Radiographers are responsible for taking MRI scans.
A prostate cancer MRI trial is in progress
BBC News reports on a new large-scale trial that will test if MRI scans could be used to screen men for prostate cancer. The trial will invite 300 randomly selected men aged 50 to 75 years old to have a 10-minute MRI scan and a PSA blood test. Scientists are hoping to find out if using MRI in this way could help to flag men who have signs of prostate cancer without the need for a biopsy. We’ve blogged before about how scientists are working to improve prostate cancer diagnosis.
Treatment that delivers drug straight to tumour given for the first time
A British woman is the first person in the world to receive a new treatment that aims to deliver high doses of chemotherapy directly to cancer cells. The treatment, which uses tiny clusters of bubbles and liquid droplets to enhance the delivery of chemotherapy, is part of a clinical trial being carried out in London that’s looking to reduce the number of doses of chemotherapy and its side effects for cancer patients. Read the full story in The Metro.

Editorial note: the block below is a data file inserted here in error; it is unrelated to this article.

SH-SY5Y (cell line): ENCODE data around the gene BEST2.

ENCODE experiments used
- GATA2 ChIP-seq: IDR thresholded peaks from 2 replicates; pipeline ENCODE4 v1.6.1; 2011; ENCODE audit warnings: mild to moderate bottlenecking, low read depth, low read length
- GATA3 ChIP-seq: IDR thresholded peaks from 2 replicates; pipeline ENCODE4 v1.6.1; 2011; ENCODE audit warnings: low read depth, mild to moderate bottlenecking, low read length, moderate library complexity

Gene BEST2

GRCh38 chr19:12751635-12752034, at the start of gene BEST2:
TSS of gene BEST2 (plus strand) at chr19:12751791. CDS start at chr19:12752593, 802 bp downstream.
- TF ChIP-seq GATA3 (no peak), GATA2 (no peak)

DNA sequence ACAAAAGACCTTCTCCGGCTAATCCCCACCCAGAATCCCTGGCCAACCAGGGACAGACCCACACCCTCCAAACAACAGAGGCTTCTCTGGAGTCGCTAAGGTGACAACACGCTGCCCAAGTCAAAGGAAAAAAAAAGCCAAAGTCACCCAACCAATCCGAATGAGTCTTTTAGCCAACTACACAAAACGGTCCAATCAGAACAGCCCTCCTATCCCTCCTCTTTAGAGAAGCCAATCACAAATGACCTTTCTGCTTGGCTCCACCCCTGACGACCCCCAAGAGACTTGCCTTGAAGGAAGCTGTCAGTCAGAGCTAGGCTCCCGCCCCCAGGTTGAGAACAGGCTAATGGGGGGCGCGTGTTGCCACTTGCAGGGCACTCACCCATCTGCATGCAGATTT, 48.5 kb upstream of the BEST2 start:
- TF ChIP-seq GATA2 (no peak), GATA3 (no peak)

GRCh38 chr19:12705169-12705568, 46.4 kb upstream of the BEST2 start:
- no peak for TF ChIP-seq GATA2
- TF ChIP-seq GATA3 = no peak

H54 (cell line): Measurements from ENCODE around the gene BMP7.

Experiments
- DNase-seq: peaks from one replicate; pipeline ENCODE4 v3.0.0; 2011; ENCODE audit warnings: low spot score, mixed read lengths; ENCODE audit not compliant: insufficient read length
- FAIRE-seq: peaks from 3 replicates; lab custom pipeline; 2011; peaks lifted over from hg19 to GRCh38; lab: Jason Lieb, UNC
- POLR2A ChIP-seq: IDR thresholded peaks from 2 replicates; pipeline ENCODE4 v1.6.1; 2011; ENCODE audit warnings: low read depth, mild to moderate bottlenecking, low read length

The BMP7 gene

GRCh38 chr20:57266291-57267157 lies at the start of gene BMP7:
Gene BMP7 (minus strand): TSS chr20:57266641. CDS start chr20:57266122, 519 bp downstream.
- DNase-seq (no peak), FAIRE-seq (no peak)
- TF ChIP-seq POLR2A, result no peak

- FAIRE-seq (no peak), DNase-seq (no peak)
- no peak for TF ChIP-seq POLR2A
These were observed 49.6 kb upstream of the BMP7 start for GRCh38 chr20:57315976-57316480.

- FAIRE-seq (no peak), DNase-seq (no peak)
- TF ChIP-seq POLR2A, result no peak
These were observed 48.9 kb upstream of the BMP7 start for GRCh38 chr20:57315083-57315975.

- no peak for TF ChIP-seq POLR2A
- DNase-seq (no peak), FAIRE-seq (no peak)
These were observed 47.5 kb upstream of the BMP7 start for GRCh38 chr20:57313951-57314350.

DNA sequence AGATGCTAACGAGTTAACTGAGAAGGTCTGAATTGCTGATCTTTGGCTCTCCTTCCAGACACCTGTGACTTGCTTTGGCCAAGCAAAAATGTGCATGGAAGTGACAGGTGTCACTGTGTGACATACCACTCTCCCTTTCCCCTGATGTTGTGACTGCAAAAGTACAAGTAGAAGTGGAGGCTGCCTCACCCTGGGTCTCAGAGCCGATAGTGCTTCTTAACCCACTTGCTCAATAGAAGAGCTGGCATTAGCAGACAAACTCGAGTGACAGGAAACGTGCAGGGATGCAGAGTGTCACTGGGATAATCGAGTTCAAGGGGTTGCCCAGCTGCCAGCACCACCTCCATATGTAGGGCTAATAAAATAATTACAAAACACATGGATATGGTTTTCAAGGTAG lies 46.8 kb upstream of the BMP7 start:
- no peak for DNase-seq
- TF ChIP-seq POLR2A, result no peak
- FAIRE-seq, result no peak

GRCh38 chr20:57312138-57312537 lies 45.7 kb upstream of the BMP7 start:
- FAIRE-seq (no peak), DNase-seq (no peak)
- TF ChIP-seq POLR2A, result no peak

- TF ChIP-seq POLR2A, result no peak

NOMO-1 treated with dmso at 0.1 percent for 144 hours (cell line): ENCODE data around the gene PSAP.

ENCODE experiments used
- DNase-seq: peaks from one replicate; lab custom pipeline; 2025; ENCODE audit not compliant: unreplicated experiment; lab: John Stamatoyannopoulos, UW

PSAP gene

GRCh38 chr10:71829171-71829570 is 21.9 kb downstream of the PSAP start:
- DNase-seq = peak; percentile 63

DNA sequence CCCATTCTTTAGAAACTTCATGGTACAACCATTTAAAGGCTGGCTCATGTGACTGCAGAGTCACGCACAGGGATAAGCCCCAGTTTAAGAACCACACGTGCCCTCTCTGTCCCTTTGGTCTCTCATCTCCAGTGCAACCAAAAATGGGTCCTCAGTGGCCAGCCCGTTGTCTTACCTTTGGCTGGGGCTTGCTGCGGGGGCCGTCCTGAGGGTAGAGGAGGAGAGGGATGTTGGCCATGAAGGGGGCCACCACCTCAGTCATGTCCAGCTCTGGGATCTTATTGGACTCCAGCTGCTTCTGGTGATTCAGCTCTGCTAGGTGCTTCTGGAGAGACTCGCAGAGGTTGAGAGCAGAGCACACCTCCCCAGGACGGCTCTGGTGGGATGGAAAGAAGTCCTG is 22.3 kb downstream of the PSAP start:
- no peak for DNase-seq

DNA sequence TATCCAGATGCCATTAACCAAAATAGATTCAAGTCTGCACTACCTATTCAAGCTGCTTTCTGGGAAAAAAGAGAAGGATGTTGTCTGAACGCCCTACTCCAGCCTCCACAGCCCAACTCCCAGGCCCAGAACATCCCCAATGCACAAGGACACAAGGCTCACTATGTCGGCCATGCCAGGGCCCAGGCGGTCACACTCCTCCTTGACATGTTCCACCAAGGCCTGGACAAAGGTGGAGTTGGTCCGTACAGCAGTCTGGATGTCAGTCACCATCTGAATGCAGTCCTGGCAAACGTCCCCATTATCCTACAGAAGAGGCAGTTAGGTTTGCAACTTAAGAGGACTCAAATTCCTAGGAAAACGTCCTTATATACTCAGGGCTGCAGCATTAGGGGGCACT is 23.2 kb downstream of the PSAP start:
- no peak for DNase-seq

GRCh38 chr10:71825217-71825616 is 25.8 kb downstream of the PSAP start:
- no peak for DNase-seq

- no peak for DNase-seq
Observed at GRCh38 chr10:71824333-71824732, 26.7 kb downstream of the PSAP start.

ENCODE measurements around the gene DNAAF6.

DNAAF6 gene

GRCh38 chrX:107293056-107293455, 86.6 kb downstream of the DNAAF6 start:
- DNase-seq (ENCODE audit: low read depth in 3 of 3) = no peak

WHO approves cheap copy of common breast cancer drug
A cheaper version of the breast cancer drug Herceptin has been approved by the World Health Organisation (WHO). This decision will make it possible for women in low-income countries to benefit from treatment. This type of targeted therapy blocks off certain cancers’ fuel supply. More on this in The Guardian.
Facebook bans ads promoting fake cancer ‘cures’
Several Facebook groups promoting a dangerous skin cancer ‘treatment’ have been banned from the social media channel, following concerns about ‘sensational health claims’. Groups were promoting a black salve paste, which they claimed had the ability to cure skin cancer by ‘eating away’ at only cancerous cells. According to Buzzfeed News, the groups have been found to be in violation of Facebook rules that prohibit ‘violent and criminal behaviour’. Commenting on the story, experts strongly advised anyone considering taking an alternative or complimentary medicine to seek advice from a trained medical professional.
The Mail Online covers a study that says that post-menopausal women who are overweight could reduce their risk of breast cancer if they lose at least 20lbs. But the results present quite a complicated picture. Women who had sustained weight loss only had a reduced cancer risk if they weren’t taking hormone replacement therapy (HRT). And because hormone replacement therapy can increase the risk of breast cancer too, it’s hard to untangle which risk factor is having an effect. Unfortunately, there’s still not enough evidence to know what effect different patterns of weight loss can have on cancer risk.
Scarlett Sangster is a writer for PA Media Group